How to Make
Your Own Maple
1. Find a maple tree at least 10
inches in diameter. Drill a hole on
the sunny side of the tree.
2. Hammer a spile into the hole and
hang your container just below it.
A cover over the pail will help
keep the sap clean.
3. Boil your sap (outdoors if possible),
making sure there is always an inch
of liquid left in your pot.
4. Calculate the day’s boiling point of
water by checking a pot of boiling
water with a cooking thermometer.
(Barometric pressure can change it
from its usual 212° Fahrenheit.)
Add 40°. At this temperature, your
sap is 66% sugar and is officially
5. Filter your syrup through cheesecloth and store it in a sterilized
Sugar on Snow—
A Tasty Treat!
Heat 1 quart of syrup and 1/4 of a
teaspoon of butter on the stove, stirring constantly. Boil the syrup to
232° Fahrenheit. Allow it to cool
slightly before pouring the hot, thick
syrup on a snow-filled or crushed
ice-filled cookie sheet. Enjoy!
How does sap
Warm days and cold nights pressurize carbon dioxide gas inside
maple trees, forcing the sap to
move. Since the pressure inside the
tree is greater than pressure outside
the tree, sap will trickle out of any
holes that are drilled.
170 Homeschool Units
Have older students explain the
process of reverse osmosis and how it
relates to large maple sugaring operations.
Discuss the ecological principles of
syrup making and how to be a good
steward of God’s gift of maple trees.
Read Native American legends about
how it was discovered that sap from
maple trees could be made into syrup,
such as the Iroquois legend of Chief
Woksis or the story of Nanabush.
Have students research the syrup
harvesting process from its early days
of collection in clay and bark vessels to
modern-day methods that incorporate
reverse osmosis reduction, steam- and
oil-powered evaporation, and vacuum
Have students research why abolitionist friends of Thomas Jefferson
hoped maple sugar might help end the
slave trade. (See The Maple Sugaring
Story: A Guide for Teaching and
Learning the Maple Industry, 1990.)
Use blank maps of the northeastern
United States and southeastern Canada
to have students show the limited
climate suitable for growing syrup-producing trees.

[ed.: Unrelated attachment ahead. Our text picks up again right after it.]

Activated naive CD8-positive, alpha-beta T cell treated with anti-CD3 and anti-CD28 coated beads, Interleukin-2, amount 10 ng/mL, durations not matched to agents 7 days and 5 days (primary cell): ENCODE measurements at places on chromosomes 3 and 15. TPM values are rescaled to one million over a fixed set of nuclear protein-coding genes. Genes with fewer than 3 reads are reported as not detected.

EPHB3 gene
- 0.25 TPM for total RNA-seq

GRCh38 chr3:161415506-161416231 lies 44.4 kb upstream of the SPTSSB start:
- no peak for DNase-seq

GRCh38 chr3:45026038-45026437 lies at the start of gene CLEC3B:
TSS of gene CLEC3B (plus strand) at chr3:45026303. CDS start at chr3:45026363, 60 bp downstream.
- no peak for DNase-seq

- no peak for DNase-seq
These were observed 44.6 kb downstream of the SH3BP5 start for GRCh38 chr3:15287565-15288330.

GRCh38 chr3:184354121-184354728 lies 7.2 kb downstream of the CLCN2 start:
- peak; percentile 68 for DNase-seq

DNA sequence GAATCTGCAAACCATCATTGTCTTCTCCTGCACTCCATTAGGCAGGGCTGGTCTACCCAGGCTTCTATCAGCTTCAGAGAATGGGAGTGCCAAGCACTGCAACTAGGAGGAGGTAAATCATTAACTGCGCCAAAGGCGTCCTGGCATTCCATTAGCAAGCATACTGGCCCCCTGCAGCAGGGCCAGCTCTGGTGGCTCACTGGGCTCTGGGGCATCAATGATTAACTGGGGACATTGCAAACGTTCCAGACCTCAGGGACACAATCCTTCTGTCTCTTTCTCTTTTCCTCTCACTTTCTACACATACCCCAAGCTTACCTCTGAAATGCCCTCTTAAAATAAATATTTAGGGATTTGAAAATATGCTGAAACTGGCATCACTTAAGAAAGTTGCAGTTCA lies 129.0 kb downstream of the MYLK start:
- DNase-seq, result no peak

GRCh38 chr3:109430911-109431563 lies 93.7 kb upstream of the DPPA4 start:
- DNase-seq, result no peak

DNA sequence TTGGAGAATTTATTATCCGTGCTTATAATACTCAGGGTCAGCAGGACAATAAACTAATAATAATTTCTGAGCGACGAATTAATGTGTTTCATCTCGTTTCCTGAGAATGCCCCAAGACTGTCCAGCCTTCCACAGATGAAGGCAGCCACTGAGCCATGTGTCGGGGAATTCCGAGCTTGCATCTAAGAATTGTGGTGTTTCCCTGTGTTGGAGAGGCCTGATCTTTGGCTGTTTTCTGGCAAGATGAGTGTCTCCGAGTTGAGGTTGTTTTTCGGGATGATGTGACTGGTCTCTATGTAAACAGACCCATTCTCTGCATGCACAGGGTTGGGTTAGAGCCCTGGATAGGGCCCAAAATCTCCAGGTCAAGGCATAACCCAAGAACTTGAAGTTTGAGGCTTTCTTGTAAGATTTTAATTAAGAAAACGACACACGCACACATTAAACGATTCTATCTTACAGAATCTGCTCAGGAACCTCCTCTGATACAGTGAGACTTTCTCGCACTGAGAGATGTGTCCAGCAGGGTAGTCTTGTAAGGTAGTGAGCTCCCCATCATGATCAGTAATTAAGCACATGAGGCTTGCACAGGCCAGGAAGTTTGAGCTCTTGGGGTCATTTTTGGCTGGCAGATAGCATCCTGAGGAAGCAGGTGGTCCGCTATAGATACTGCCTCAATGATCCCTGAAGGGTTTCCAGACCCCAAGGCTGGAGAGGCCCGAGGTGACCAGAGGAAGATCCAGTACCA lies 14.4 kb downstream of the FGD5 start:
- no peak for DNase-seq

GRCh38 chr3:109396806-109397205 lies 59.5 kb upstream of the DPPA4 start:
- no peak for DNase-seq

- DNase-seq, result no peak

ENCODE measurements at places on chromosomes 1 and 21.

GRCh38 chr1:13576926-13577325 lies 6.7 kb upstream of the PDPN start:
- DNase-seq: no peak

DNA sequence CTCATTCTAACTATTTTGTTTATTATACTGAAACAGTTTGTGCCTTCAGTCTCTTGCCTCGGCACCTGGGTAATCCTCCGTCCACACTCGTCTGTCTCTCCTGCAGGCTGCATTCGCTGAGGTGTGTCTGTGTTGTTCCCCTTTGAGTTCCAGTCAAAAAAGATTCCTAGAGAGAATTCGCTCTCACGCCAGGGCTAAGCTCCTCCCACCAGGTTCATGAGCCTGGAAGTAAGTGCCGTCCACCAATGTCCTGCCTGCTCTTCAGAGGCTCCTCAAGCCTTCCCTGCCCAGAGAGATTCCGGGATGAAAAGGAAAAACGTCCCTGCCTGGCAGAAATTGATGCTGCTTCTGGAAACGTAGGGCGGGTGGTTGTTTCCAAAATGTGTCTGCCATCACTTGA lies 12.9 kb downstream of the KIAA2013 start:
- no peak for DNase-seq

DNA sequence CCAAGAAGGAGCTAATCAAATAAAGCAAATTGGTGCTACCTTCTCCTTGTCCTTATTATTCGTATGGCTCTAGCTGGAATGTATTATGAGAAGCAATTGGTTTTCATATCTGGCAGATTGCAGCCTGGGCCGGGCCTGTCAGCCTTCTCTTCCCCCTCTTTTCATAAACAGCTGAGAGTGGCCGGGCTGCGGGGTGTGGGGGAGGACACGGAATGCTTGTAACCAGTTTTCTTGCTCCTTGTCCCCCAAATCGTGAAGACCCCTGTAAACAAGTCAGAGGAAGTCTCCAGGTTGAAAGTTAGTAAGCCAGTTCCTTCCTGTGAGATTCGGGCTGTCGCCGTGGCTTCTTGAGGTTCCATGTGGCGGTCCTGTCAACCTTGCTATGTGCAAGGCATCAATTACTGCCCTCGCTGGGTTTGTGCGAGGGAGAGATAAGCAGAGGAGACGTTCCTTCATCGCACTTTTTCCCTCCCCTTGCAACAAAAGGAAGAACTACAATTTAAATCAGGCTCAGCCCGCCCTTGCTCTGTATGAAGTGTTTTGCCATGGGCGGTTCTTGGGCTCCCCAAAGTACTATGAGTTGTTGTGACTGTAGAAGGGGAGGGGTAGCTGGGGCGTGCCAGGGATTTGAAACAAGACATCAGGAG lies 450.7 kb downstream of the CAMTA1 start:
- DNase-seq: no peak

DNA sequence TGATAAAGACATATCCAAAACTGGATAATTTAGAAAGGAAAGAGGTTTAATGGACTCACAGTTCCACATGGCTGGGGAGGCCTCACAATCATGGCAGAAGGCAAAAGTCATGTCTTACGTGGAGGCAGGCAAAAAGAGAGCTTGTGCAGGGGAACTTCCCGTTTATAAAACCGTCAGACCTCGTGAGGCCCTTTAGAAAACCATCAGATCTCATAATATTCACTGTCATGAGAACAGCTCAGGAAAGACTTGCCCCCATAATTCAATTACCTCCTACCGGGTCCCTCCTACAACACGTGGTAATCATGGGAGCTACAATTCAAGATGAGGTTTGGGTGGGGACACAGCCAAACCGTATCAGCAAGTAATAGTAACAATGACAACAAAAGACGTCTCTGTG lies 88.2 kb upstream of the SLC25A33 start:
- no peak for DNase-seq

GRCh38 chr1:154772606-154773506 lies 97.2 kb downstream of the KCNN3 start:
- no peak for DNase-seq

Discuss the concepts of exporting
and importing, and have students
research and graph which provinces
and states are the leading producers of
Learn about the Quebec culture and
its “sugaring off” traditions.
Introduce or reinforce the concepts of
percentages and ratio. Have students
graph what percent of sap is actually
sugar. Even younger children can draw
forty “pails” of sap to visualize how
they are equal to only one gallon of
Help students apply their knowledge
of temperature to syrup production.
Have them research at what temperature sap becomes syrup and why this
can change from one day to the next.
Enjoy reading Newbery Award-winning
Miracles on Maple Hill, by Virginia
Read and discuss the maple syrup
process as depicted in children’s literature, using excerpts from classic works
such as Little House in the Big Woods
(pp. 117–130), Newbery Award winner
Calico Bush (pp. 152–155), and The
Birchbark House (pp. 194–208). Have
older students compare and contrast the
sap collection and syrup making
process at the three different periods of
American history and locations with
which they correspond (Maine, 1743;
Wisconsin, 1870s; an island in Lake
Superior, 1847 [inhabited by the
Ojibwa tribe near Minnesota]).
Have students investigate the health
benefits of maple syrup (which not only
has fewer calories by volume than
either sugar or honey, but is a source of
several minerals and even amino acids
Experiment with new recipes that use
maple syrup as the sweetener. Some
worth finding include maple caramel
corn, maple marinated chicken wings,
and maple baked beans. For additional
recipes, see The Maple Syrup Cookbook
by Ken Haednon, 2001.
Spelling and Vocabulary
Spelling and vocabulary words range
from words for the second-grader
(roots, axe, maple, spile) to upper
elementary (syrup, sugar, evaporator,
production) to even older students
(mechanism, hydrometer, commercial,
In comic-strip fashion, have students
illustrate the sequence of events in the
syrup making process.
If you live in a sugar-producing region
and have access to maple trees,
consider applying newfound knowledge
to an attempt at tapping and boiling
your own syrup. Another option is to
contact area nature centers. Many offer
seasonal exhibits you can observe as a
family or with a group of other homeschoolers. Be sure to celebrate the
harvest with a meal together!